People active in the silent era and people who keep the silent era alive.
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|Photograph: Silent Era image collection.
Born 9 September 1892 in Tokyo, Japan.
Died 18 October 1961 in Tokyo, Japan, of acute peritonitis.
Married actor Sessue Hayakawa, 1 May 1914.
Perhaps the first Asian actress to appear in American cinema, lovers of silent cinema have forgotten the name Tsuru Aoki, whereas her husband, Sessue Hayakawa, remains a legend. Aoki’s film career in fact preceded her husband’s rise to fame in Cecil B. DeMille’s The Cheat (1915).
Aoki immigrated to the United States in 1903 with her aunt and uncle, Sado Yacco and Otto Kawakimi, who were owners of the Imperial Theatre of Japan. She was later adopted by another uncle, Hyosai Aoki, a wealthy artist who lived in San Francisco.
Aoki was already an established stage and screen actress in Los Angeles’ Japanese theatre when she and her future husband met in 1913. Aoki induced her employer, producer Thomas H. Ince, to attend a performance of the play The Typhoon in which Hayakawa was appearing. Impressed, Ince signed Hayakawa for a role in The Wrath of the Gods (1914), in which Aoki starred. After its success, Hayakawa headlined the screen version of The Typhoon (1914). Aoki and Hayakawa were married in May 1914. The couple later adopted two children.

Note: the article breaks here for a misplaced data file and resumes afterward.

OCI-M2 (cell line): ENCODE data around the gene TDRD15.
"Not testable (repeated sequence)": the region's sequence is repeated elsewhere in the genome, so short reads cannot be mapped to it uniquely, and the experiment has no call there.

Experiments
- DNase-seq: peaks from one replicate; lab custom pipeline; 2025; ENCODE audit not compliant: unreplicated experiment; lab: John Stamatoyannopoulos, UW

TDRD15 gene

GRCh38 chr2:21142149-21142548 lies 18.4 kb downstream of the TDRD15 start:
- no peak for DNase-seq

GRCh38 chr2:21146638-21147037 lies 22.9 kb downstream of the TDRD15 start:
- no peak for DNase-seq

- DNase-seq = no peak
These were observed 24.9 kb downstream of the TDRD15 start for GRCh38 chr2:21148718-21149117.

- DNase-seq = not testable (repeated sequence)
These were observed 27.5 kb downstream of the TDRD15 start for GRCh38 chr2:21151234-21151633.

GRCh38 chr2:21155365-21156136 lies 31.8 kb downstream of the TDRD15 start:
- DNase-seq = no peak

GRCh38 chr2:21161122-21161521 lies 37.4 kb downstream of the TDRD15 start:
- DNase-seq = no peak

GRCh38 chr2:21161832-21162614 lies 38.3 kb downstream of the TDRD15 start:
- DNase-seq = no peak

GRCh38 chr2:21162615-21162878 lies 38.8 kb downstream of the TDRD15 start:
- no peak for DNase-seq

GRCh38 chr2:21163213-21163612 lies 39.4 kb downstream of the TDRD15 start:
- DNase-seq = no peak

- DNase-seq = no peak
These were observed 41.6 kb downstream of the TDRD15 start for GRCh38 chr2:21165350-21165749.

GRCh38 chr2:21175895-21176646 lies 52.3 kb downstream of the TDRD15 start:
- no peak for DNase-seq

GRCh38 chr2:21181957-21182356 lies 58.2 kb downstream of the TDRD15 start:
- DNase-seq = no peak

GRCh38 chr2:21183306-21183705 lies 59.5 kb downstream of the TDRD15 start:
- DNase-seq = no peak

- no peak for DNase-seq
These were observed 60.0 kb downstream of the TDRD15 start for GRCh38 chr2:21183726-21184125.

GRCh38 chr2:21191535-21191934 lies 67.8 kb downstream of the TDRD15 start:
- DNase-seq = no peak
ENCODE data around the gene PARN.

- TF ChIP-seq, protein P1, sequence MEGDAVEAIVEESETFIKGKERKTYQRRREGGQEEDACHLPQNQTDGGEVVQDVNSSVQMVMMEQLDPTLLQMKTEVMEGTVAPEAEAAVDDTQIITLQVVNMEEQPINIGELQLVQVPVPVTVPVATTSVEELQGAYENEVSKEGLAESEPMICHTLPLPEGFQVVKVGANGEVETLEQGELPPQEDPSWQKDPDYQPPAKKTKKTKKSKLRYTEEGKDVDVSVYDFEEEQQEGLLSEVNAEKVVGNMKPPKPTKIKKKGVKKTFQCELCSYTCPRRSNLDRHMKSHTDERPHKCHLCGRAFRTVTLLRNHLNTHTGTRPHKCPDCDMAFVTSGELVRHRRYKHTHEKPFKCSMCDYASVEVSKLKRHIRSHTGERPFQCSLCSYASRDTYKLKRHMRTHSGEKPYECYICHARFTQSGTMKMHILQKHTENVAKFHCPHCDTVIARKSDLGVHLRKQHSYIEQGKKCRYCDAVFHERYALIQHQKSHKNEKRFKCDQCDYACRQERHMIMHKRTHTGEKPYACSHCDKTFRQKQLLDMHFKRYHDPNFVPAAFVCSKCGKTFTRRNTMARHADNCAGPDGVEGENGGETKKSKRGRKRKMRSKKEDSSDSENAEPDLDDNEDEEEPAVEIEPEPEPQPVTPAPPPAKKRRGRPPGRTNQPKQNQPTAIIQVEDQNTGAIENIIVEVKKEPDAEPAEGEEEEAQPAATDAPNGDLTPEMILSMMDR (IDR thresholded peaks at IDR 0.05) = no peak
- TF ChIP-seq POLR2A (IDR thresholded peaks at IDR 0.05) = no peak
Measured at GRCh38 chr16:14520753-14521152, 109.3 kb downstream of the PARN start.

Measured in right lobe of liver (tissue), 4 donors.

Aoki starred for Ince/Kay Bee Pictures in her own series of films, but teamed with her husband whenever a suitable role was available. Alien Souls (1916), The Soul of Kura-San (1916), Each to His Kind (1917), His Birthright (1918), The Courageous Coward (1918), The Dragon Painter (1919), Black Roses (1921) and Five Days to Live (1921) were among the nearly twenty films in which they costarred.
As Aoki Tsuruko, she appeared in the Japanese film, Sakura no Hikari (1920).
In France, they made La bataille [The Danger Line] (1923). Aoki did not make a talkie in the United States until Hell to Eternity (1960), her final film and her last with Hayakawa.
Biography by Joseph Worrell
References: Brownlow-Behind pp. 341-352 : Bodeen, DeWitt, “Sessue Hayakawa,” in Films in Review, Volume 27, April 1976 : Website-IMDb.